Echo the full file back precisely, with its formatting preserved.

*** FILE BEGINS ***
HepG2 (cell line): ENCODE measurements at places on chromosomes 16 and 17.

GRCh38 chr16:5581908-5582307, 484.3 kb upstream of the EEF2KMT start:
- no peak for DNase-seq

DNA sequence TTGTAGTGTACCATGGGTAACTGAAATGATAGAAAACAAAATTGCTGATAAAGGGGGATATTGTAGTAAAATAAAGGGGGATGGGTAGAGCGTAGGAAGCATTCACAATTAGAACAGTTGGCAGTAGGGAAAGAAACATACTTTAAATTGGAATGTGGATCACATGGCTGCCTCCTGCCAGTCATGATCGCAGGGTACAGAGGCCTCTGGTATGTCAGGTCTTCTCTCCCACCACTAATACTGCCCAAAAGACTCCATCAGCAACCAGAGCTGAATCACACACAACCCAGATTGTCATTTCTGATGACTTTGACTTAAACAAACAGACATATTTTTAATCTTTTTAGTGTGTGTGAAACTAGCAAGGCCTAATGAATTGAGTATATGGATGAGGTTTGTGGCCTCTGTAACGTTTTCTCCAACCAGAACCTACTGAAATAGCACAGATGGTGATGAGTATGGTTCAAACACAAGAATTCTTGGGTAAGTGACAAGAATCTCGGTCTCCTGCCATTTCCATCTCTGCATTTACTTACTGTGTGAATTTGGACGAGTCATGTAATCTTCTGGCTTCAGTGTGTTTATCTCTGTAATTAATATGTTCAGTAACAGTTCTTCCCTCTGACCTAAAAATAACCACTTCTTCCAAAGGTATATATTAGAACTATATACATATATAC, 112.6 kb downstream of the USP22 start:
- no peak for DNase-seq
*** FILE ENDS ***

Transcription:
HepG2 (cell line): ENCODE measurements at places on chromosomes 16 and 17.

GRCh38 chr16:5581908-5582307, 484.3 kb upstream of the EEF2KMT start:
- no peak for DNase-seq

DNA sequence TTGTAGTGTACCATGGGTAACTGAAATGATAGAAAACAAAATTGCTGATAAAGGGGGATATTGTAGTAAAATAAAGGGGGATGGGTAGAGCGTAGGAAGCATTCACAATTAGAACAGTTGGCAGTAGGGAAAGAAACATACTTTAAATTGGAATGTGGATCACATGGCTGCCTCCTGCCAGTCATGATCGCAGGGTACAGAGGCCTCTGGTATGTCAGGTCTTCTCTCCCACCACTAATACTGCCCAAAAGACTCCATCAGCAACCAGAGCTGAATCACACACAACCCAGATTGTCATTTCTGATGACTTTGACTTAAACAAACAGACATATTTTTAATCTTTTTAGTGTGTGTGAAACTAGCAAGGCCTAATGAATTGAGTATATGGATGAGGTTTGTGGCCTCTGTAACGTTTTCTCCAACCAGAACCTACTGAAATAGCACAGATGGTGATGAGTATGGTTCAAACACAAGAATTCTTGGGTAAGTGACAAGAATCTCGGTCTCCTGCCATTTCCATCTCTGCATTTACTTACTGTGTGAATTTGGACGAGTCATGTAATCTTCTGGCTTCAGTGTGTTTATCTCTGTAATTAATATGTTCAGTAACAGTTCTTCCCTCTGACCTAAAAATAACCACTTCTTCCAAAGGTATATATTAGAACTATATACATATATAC, 112.6 kb downstream of the USP22 start:
- no peak for DNase-seq